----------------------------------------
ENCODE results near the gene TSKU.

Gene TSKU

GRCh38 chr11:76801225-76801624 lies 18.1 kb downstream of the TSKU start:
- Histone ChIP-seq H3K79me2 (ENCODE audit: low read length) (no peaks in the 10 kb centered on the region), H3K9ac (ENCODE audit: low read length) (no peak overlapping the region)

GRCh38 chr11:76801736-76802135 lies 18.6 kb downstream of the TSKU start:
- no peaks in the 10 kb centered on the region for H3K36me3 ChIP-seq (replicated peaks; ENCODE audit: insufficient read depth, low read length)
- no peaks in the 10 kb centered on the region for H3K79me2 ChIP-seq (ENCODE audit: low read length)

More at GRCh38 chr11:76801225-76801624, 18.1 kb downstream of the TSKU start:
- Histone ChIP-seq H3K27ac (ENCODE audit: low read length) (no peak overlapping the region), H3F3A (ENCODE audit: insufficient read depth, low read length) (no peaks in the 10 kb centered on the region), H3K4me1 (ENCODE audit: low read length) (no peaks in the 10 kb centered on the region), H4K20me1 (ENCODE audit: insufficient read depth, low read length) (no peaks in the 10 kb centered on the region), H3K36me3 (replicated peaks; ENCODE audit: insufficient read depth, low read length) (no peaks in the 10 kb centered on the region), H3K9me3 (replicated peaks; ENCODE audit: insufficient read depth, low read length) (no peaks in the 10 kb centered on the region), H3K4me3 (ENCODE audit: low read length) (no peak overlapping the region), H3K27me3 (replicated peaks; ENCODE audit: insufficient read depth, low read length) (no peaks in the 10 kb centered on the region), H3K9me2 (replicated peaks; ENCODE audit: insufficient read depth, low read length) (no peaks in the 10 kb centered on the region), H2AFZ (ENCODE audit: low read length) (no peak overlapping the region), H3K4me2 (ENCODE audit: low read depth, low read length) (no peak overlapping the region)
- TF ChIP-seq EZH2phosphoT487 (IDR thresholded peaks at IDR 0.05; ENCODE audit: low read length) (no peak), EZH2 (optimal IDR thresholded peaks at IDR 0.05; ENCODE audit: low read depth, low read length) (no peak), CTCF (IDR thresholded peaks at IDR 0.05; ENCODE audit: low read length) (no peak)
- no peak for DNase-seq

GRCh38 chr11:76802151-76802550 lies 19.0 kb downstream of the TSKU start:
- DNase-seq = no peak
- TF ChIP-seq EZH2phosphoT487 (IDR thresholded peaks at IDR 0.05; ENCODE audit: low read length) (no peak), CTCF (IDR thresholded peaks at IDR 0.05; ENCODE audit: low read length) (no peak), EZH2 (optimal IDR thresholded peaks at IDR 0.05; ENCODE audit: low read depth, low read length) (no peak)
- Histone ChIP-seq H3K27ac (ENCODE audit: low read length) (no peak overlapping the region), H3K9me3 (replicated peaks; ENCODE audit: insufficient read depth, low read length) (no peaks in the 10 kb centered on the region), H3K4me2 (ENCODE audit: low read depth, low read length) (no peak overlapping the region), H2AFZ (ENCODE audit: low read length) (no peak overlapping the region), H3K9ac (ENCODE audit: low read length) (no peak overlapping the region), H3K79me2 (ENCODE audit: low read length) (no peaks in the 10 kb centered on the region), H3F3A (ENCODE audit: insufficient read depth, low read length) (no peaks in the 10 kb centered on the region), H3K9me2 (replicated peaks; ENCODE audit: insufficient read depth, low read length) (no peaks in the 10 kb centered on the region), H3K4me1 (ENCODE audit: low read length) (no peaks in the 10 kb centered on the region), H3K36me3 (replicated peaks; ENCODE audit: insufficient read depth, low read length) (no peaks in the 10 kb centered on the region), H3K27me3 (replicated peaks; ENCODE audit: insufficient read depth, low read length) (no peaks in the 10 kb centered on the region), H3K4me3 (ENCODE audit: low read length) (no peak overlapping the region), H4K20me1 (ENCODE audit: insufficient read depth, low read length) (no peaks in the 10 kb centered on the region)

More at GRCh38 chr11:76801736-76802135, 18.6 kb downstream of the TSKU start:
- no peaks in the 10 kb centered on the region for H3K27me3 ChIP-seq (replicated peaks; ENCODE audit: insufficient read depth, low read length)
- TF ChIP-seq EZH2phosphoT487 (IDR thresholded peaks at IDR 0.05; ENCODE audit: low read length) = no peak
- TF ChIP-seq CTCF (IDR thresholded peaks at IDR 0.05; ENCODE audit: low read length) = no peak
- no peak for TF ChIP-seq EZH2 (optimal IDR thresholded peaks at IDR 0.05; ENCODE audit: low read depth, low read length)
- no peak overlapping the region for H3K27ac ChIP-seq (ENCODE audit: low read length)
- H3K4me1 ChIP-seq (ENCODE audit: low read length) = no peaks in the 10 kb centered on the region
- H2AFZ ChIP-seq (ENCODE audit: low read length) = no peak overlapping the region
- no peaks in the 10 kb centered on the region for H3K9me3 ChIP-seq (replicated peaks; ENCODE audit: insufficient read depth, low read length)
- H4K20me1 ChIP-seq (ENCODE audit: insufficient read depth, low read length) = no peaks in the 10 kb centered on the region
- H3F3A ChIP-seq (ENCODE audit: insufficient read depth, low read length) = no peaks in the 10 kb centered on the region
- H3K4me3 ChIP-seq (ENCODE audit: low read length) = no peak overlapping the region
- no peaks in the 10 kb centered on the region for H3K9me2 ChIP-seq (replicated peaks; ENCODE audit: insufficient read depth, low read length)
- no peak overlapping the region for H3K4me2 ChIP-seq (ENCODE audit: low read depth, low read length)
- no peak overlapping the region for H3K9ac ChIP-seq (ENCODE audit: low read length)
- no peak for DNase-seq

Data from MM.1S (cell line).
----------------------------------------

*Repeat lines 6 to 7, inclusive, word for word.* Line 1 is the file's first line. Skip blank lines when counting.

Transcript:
- no peaks in the 10 kb centered on the region for H3K36me3 ChIP-seq (replicated peaks; ENCODE audit: insufficient read depth, low read length)
- no peaks in the 10 kb centered on the region for H3K79me2 ChIP-seq (ENCODE audit: low read length)